A scientific study posits that the beautiful rings surrounding the planet Saturn were actually created from the death throes of an ancient moon.
The origin of Saturn's rings has been a mystery for a long time. At first, astronomers believed that the rings were debris created when two of Saturn's many moons collided and showered bits of rock and ice into the outer atmosphere of the fifth planet in our solar system. But, as our probes gather more information about the makeup of Saturn's moons, the evidence didn't match up. The rings are almost 95 percent ice, while the moons are half rock and half ice. If the rings were made from a collision, then what happened to all of the rock debris? A new study written by Dr. Robin Canup, from the Southwest Research Institute, and published in the scientific journal Nature puts forth the theory that a large moon, bigger than Saturn's Titan, fell out of orbit slowly with gravity pulling off the layers of ice before the rocky center hit the surface. The ice stayed in orbit and formed the rings that we all recognize.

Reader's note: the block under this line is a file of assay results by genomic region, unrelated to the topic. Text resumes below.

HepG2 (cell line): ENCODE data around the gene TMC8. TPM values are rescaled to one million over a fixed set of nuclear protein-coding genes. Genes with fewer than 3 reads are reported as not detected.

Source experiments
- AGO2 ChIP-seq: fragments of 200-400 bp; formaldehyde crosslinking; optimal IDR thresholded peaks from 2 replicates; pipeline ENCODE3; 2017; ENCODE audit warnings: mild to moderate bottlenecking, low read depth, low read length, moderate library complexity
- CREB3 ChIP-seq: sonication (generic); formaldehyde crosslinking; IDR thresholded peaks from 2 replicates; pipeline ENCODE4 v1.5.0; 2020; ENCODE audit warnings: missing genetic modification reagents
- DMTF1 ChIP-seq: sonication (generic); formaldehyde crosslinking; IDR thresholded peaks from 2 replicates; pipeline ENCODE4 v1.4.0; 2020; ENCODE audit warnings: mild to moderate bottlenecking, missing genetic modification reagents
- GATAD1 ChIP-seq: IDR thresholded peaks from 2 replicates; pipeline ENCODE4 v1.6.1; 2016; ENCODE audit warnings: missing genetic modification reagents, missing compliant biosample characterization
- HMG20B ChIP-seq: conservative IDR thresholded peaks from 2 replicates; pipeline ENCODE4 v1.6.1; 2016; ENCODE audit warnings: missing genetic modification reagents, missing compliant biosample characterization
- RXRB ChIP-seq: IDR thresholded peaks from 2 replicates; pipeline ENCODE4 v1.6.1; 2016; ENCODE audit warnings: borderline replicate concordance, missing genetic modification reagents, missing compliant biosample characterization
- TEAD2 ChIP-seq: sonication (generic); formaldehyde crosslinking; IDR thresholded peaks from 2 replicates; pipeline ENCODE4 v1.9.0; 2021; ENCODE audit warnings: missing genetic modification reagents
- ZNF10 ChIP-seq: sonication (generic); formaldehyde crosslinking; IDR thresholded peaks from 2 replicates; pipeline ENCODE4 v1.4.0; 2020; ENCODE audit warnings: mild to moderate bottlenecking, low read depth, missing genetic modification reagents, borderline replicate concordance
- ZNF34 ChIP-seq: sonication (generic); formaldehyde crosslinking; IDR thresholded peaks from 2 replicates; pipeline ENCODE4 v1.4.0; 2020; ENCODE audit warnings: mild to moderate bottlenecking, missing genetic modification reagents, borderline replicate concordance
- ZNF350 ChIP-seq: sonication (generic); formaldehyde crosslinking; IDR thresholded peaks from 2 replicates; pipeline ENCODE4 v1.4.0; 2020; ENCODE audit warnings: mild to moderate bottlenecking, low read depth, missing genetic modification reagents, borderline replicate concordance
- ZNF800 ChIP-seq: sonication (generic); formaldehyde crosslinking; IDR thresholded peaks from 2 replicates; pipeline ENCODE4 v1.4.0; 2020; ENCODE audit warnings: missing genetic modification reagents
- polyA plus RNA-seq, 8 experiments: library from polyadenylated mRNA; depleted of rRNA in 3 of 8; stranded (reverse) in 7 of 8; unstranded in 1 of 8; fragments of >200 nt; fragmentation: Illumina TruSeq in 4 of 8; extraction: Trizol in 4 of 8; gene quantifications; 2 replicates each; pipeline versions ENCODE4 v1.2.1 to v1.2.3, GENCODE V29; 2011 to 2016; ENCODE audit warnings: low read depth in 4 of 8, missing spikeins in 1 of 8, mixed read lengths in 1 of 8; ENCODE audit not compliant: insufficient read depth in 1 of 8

Canup's theory begins with the formation of the planets in our solar system. Billions of years ago, around each of the major planets was a disc of hydrogen and other elements that eventually coalesced into solid moons. Some of these would have fallen into Saturn, while the orbits of others could have degenerated over 10,000 years, leaving behind the rings. This would also explain some of Saturn's smaller moons which may have formed from ring materials.
Other experts are happy with the new theory. Larry Esposito, an astronomer from the University of Colorado said that it was "a very clever, original idea," and that he was interested in the idea that moons formed from the rings. "I would call it more like cosmic recycling," Esposito said. "It's not so much a final demise, but a cosmic effort to reuse materials again and again."
Source: Australian Geographic